Collecting A Debt: The Anatomy of the Lawsuit

I’ve provided three separate posts about the things you can do, short of a lawsuit, to attempt to get paid.  However, in the event you cannot get paid, the courts often act as a place where you can complain and seek relief from the person that is not paying you.To file a lawsuit, you have to meet the standard notice requirements.  You have to serve the defendant and put them on notice of the lawsuit.  You have to make sure you are in the right court to bring the cause of action, and you have to make a claim for damages.The complaint will generally have the lawyers names, the names of the parties, the case number, and other information.  Then the complaint must set forth the jurisdiction. Namely, does the court have the right to hear the issue in front of it.  Next, you have to allege the facts that give rise to the complaint.Particularly, you have to allege facts that suggest that you have a valid and funded debt.  To do that you must allege you have a contract that has been funded, the contract is breached, and that you are damaged.  In addition, you must show that there are sufficient terms to enforce the terms of the debt against the other party.At the end of the lawsuit, you must ask the court for specific relief.  The end of the complaint generally states the following:WHEREFORE, the undersigned attorney asks the court for the following relief:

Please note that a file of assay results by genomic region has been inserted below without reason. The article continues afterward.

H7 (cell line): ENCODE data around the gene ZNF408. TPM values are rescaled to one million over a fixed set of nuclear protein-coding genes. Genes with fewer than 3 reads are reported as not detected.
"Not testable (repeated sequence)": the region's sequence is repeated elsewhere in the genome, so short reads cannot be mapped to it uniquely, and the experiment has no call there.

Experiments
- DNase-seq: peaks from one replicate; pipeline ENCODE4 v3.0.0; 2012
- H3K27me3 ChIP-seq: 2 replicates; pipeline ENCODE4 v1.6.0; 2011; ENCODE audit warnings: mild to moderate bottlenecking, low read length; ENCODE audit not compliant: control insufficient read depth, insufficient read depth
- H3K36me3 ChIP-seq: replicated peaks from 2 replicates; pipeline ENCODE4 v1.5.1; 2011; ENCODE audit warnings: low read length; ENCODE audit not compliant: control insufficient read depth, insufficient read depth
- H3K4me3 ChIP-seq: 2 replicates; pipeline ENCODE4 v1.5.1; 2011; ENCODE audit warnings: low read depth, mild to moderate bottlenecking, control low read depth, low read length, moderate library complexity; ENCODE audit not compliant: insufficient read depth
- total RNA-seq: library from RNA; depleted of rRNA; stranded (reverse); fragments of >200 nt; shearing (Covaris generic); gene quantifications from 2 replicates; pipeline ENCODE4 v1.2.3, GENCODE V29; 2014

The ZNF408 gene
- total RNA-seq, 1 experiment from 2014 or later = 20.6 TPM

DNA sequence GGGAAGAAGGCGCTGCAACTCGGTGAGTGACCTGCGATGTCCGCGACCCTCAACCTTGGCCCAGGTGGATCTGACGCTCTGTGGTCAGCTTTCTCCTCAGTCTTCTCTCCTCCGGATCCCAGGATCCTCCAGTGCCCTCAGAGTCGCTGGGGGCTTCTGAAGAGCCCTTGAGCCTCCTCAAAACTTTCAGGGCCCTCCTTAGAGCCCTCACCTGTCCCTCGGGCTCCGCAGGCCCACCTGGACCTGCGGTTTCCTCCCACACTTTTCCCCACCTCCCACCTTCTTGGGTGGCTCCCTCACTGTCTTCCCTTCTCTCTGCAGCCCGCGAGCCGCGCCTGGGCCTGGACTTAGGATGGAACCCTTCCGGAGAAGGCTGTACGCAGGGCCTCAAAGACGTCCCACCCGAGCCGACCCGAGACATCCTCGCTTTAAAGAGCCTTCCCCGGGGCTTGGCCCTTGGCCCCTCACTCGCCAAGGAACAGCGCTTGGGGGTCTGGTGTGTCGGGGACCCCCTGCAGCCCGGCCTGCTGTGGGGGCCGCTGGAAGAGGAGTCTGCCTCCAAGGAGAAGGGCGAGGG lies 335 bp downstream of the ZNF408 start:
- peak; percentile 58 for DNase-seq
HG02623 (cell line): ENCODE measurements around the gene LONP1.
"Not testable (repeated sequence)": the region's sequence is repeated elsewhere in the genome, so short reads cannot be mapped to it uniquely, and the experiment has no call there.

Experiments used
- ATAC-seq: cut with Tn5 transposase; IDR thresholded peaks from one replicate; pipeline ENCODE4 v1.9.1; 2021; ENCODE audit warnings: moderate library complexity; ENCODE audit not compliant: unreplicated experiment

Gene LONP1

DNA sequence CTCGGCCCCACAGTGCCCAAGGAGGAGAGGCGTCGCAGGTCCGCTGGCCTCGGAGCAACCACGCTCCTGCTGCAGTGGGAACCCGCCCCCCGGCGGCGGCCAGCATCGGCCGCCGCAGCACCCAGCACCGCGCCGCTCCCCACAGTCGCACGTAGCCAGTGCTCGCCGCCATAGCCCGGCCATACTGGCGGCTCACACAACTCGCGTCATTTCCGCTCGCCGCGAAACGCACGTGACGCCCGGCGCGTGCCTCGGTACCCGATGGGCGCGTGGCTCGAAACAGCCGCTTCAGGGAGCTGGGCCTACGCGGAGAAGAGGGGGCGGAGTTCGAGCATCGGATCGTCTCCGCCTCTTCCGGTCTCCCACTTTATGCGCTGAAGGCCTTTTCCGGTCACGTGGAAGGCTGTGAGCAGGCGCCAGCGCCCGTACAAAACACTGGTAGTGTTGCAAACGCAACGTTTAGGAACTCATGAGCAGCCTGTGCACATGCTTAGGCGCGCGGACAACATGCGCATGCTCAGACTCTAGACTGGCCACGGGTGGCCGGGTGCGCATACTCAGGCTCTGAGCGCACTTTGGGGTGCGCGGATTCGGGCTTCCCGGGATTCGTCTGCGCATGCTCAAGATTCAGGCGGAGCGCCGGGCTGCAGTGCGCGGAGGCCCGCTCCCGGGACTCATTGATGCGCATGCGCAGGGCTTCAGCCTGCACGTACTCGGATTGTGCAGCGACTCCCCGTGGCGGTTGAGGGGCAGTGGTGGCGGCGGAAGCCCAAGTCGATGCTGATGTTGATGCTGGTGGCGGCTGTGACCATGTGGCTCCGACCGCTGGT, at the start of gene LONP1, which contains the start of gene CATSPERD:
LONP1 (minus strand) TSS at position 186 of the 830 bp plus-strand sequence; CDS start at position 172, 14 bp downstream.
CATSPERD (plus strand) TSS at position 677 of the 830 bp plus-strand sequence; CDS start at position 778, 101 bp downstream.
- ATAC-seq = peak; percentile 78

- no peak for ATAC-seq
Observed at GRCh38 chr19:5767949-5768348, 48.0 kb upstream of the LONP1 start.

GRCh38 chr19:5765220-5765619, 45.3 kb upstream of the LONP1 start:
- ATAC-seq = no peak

1. For the return of the principal in the amount of [x]
  2. For interest in the amount of [y]
  3. For late fees in the amount of [z]
  4. For collection and attorneys fees in the amount of [aa] pursuant to the contract and pursuant to [statute].
  5. For any other relief that is just and proper to make the plaintiff whole.

In short, you must ask for any relief that you want the court to grant.